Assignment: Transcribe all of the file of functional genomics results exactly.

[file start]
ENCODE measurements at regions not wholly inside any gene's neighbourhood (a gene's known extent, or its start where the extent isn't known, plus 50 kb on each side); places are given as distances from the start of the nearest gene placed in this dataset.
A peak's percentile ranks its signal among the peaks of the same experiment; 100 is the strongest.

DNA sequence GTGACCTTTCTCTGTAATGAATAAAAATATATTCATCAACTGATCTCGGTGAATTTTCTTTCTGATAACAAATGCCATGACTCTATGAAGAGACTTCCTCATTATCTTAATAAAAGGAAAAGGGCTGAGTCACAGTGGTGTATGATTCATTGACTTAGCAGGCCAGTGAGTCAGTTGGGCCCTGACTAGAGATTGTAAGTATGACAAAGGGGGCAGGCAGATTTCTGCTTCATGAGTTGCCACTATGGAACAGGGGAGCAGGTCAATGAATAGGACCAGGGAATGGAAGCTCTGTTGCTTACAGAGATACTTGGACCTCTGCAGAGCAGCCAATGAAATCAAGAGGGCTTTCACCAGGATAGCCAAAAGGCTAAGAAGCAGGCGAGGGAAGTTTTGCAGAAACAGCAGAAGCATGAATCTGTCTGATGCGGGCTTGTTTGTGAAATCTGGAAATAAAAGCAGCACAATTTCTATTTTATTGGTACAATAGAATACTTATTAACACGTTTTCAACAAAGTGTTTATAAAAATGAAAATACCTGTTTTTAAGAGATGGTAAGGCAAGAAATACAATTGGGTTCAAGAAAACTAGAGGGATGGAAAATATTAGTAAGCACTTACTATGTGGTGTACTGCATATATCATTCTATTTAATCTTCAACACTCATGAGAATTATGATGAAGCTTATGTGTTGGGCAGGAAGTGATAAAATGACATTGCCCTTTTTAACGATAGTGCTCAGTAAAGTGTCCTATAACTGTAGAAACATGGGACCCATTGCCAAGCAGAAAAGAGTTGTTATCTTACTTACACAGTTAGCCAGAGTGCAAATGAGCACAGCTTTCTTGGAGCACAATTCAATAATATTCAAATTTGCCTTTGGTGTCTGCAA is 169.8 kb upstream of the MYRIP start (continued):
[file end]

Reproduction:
ENCODE measurements at regions not wholly inside any gene's neighbourhood (a gene's known extent, or its start where the extent isn't known, plus 50 kb on each side); places are given as distances from the start of the nearest gene placed in this dataset.
A peak's percentile ranks its signal among the peaks of the same experiment; 100 is the strongest.

DNA sequence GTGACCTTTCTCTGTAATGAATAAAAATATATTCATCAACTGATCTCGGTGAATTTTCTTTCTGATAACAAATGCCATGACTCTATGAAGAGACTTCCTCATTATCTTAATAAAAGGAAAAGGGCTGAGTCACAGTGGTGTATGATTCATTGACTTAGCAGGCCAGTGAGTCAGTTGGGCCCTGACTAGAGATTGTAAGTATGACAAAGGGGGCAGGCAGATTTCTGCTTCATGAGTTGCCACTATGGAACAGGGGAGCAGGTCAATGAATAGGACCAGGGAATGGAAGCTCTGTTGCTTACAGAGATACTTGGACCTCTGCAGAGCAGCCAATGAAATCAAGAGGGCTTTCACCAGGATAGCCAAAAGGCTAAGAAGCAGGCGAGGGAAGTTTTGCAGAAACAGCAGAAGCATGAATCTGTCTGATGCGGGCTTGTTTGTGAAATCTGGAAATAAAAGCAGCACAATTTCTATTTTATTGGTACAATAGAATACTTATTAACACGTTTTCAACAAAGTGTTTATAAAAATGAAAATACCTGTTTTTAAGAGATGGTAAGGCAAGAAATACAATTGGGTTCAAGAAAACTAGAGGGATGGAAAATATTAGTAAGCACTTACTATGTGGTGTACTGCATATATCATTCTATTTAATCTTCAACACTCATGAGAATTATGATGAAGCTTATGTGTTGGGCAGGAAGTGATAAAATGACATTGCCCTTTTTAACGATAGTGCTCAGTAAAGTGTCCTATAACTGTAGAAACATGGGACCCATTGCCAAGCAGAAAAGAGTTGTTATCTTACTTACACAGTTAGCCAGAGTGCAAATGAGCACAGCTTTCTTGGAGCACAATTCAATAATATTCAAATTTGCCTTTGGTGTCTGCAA is 169.8 kb upstream of the MYRIP start (continued):